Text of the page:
Are there any protocols which would allow 2 visitors to communicate securely through my website, without the possibility of me reading their messages?
I just googled it and cannot tell if its really secure (not sending your private key to anyone). I just want to give you a point to start with.
Yes; for example, this is what would happen if your server was a link in a communication protected by SSL/TLS.
It's also possible for the participants to simply encrypt their messages with the public key of the intended receiver. That way, only the intended receiver can decrypt the message. This is not a very advanced scheme and probably vulnerable. (Among others, if an eavesdropper can guess exactly what is sent, he can encrypt that message with the intended recipient's public key and see if the result matches with what is being sent).
There is a lot of literature available on cryptographic protocols; for starters, here's a Wikipedia article on Key Agreement Protocols.
If we're talking about not possible then the second part to S.L. Barth's answer will achieve this with the exception that the key exchange must be done by some other means. This can be the phone or email or even another website but if it's done via your website then it's open to a man-in-the-middle attack. You can tell your users to do this, you just can't actually help them do it.
SSL and TLS as they are used by websites everywhere are vulnerable to man-in-the-middle attacks. The reason we don't hear much about these sorts of attacks is that most of the people in the middle are trustworthy so the attacks simply don't happen. The recent revoking of the CA certificates of DigiNotar and others was precisely because the Iranian Government were caught acting as a man-in-the-middle and decrypting their own citizen's SSL traffic.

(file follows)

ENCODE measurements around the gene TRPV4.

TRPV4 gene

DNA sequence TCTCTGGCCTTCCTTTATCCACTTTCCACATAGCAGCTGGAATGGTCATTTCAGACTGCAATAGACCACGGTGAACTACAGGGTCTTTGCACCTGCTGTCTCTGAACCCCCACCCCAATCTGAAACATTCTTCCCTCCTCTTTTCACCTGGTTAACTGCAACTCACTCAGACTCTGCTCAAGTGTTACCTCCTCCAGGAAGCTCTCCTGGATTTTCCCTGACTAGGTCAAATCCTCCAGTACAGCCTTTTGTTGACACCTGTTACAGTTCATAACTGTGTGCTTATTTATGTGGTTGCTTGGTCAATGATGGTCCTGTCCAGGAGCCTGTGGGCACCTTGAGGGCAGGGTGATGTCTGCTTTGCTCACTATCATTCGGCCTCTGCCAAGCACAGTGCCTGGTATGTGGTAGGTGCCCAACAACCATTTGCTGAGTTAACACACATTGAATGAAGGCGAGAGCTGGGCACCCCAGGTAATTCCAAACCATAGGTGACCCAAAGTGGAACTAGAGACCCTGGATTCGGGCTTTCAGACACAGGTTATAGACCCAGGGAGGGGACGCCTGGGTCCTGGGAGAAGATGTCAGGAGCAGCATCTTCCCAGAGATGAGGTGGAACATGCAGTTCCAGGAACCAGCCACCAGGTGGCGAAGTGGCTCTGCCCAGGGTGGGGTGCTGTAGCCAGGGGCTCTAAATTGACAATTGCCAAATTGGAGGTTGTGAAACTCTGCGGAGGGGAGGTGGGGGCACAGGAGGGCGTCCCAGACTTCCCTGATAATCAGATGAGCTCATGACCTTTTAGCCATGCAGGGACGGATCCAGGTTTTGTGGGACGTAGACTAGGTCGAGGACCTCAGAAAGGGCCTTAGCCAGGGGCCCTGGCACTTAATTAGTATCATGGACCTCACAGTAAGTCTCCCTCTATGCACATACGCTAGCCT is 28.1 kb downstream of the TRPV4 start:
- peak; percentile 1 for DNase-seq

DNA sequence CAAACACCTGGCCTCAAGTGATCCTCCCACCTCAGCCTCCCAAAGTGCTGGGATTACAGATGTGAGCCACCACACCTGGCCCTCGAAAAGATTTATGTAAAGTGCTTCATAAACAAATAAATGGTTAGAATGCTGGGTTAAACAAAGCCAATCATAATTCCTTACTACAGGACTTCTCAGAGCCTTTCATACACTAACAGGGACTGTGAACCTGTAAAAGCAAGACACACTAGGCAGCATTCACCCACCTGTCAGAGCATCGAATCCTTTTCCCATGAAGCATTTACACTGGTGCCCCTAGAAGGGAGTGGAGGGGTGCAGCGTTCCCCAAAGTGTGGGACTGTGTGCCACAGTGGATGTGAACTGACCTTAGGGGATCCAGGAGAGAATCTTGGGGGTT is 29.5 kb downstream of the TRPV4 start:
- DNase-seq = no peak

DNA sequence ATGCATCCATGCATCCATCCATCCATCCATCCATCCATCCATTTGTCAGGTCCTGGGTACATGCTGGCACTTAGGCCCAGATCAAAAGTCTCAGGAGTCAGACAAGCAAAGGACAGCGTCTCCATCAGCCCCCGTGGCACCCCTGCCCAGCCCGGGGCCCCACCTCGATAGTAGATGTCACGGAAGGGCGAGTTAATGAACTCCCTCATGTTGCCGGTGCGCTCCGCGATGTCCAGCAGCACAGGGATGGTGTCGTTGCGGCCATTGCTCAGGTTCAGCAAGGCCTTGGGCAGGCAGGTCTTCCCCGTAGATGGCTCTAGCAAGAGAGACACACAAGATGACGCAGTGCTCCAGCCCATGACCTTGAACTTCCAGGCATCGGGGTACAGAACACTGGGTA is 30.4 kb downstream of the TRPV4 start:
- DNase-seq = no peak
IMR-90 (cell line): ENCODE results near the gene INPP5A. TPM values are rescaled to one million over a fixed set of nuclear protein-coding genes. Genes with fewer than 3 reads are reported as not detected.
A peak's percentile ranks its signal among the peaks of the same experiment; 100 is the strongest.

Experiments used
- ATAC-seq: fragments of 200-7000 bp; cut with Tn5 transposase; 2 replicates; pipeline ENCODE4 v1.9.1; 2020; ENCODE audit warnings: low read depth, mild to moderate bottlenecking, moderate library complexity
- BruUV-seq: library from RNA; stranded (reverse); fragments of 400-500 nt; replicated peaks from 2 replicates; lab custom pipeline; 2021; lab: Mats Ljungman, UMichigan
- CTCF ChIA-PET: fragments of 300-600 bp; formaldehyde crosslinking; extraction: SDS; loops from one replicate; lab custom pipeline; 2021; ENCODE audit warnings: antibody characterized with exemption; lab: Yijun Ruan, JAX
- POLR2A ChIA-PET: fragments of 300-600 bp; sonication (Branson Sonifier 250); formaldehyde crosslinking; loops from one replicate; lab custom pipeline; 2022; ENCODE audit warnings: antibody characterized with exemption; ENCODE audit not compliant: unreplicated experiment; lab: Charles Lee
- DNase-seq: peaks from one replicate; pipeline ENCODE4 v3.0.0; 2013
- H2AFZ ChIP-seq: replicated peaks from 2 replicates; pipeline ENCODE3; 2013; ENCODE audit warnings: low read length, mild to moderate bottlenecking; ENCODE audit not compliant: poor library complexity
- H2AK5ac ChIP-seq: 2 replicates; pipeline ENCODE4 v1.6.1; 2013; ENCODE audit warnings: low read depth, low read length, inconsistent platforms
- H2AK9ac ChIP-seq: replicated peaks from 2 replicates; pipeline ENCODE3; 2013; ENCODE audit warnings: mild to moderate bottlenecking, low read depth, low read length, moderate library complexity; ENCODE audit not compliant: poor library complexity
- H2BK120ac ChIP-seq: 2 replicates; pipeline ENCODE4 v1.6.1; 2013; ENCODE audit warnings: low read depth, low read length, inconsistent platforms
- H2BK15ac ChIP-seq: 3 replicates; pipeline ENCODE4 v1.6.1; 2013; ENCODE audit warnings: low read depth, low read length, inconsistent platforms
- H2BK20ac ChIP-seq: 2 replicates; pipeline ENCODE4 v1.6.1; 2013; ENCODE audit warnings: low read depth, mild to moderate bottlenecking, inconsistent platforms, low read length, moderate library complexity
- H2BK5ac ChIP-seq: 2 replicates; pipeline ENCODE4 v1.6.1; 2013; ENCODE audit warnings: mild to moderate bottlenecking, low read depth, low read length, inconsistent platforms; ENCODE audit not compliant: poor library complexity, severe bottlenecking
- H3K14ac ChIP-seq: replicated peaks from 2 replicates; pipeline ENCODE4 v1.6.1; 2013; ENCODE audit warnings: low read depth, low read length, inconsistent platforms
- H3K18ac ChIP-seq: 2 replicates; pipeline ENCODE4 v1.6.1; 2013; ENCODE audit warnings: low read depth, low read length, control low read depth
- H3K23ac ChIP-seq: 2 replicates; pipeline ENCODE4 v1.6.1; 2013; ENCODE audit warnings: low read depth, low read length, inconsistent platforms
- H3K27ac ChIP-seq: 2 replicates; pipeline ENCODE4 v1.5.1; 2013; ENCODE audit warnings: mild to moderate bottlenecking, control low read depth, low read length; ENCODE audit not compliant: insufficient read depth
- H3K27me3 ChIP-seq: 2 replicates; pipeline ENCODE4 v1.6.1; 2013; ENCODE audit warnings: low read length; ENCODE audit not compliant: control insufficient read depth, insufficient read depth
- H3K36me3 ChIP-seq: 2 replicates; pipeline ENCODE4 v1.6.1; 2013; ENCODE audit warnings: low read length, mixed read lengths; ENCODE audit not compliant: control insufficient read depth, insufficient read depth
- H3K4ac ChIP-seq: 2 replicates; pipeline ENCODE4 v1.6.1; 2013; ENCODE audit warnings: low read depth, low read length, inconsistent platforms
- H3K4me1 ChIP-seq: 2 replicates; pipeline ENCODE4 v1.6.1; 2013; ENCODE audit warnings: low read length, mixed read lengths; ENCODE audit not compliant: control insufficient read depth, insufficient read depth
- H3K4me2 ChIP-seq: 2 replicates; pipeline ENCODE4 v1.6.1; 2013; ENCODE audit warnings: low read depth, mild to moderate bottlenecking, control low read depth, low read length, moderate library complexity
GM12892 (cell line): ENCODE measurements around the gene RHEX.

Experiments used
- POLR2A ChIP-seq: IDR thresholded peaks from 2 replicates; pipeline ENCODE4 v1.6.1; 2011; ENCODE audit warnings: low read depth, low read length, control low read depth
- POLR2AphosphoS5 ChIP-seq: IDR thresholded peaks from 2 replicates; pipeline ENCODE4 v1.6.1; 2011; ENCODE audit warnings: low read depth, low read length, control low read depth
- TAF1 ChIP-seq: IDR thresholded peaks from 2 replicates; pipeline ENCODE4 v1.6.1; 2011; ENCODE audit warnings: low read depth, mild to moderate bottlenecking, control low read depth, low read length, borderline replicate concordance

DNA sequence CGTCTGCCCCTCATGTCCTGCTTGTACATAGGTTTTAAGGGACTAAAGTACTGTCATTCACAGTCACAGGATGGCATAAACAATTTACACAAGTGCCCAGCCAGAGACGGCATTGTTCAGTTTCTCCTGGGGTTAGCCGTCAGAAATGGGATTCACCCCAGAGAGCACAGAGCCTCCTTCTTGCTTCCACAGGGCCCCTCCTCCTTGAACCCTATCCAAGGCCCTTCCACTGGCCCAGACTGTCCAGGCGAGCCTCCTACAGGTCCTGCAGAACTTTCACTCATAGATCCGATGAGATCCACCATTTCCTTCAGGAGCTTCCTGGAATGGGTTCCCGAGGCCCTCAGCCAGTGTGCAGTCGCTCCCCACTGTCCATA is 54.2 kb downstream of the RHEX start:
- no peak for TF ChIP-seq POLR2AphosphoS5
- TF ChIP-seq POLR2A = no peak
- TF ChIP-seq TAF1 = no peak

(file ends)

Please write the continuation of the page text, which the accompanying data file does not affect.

If you're happy with preventing casual snooping by curious sysadmins, the key exchange can be done through your website as well.
One more thing: Security is hard.
Even if you do this with well-known encryption techniques, the chances of there being a flaw in the implementation will be very close to 1. This doesn't mean that those curious sysadmins will be able to accidentally read messages but it does mean that a determined and skilled adversary will be able to find a way in. As soon as you can afford it you should hire an expert to redesign or at the very least examine your protocol and implementation.
In general, such a secure link between your users without you being able to read and/or modify their messages is only possible if they have some way of identifying each other (or at least in one direction).
This might be a shared secret (like a passphrase) or a public key known to one (or certified by a CA known to one), where the other one has the corresponding private key.
On this one can build a secure protocol (using a key exchange and then symmetric encryption with MACs in both directions), like TLS does. (Another way, used often for instant messaging, is OTR, the Off-the-Record messaging protocol.)
Without a way to identify the other end point, you end up with a way of allowing man-in-the-middle attacks. SSL/TLS without certificates, or with certificates where the man-in-the-middle knows the corresponding private key, is insecure, as is every other similar encryption scheme.